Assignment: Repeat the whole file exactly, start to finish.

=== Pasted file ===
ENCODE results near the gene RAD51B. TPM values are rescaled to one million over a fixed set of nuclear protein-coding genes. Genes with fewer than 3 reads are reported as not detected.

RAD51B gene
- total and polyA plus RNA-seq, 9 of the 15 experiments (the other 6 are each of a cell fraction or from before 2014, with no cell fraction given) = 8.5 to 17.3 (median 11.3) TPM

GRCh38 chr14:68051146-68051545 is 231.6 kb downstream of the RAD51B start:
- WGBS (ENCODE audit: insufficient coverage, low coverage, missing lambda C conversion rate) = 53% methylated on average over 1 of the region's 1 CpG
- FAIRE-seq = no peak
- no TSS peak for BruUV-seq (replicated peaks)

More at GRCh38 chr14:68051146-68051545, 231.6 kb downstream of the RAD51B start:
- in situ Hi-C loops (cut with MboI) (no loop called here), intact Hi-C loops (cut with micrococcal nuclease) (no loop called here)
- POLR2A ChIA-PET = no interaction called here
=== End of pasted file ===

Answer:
ENCODE results near the gene RAD51B. TPM values are rescaled to one million over a fixed set of nuclear protein-coding genes. Genes with fewer than 3 reads are reported as not detected.

RAD51B gene
- total and polyA plus RNA-seq, 9 of the 15 experiments (the other 6 are each of a cell fraction or from before 2014, with no cell fraction given) = 8.5 to 17.3 (median 11.3) TPM

GRCh38 chr14:68051146-68051545 is 231.6 kb downstream of the RAD51B start:
- WGBS (ENCODE audit: insufficient coverage, low coverage, missing lambda C conversion rate) = 53% methylated on average over 1 of the region's 1 CpG
- FAIRE-seq = no peak
- no TSS peak for BruUV-seq (replicated peaks)

More at GRCh38 chr14:68051146-68051545, 231.6 kb downstream of the RAD51B start:
- in situ Hi-C loops (cut with MboI) (no loop called here), intact Hi-C loops (cut with micrococcal nuclease) (no loop called here)
- POLR2A ChIA-PET = no interaction called here